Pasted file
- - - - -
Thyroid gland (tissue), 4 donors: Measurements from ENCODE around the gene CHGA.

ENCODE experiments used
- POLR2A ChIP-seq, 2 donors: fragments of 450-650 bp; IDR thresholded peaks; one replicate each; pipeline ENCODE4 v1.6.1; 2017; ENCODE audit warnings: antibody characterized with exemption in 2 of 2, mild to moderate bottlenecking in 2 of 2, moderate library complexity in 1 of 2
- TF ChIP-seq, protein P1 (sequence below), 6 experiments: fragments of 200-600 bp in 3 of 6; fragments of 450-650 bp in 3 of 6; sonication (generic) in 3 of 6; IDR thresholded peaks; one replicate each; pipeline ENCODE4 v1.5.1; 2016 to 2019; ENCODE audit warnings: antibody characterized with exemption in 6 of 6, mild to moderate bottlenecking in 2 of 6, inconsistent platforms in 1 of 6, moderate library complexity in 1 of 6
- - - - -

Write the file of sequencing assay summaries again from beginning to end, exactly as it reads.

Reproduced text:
Thyroid gland (tissue), 4 donors: Measurements from ENCODE around the gene CHGA.

ENCODE experiments used
- POLR2A ChIP-seq, 2 donors: fragments of 450-650 bp; IDR thresholded peaks; one replicate each; pipeline ENCODE4 v1.6.1; 2017; ENCODE audit warnings: antibody characterized with exemption in 2 of 2, mild to moderate bottlenecking in 2 of 2, moderate library complexity in 1 of 2
- TF ChIP-seq, protein P1 (sequence below), 6 experiments: fragments of 200-600 bp in 3 of 6; fragments of 450-650 bp in 3 of 6; sonication (generic) in 3 of 6; IDR thresholded peaks; one replicate each; pipeline ENCODE4 v1.5.1; 2016 to 2019; ENCODE audit warnings: antibody characterized with exemption in 6 of 6, mild to moderate bottlenecking in 2 of 6, inconsistent platforms in 1 of 6, moderate library complexity in 1 of 6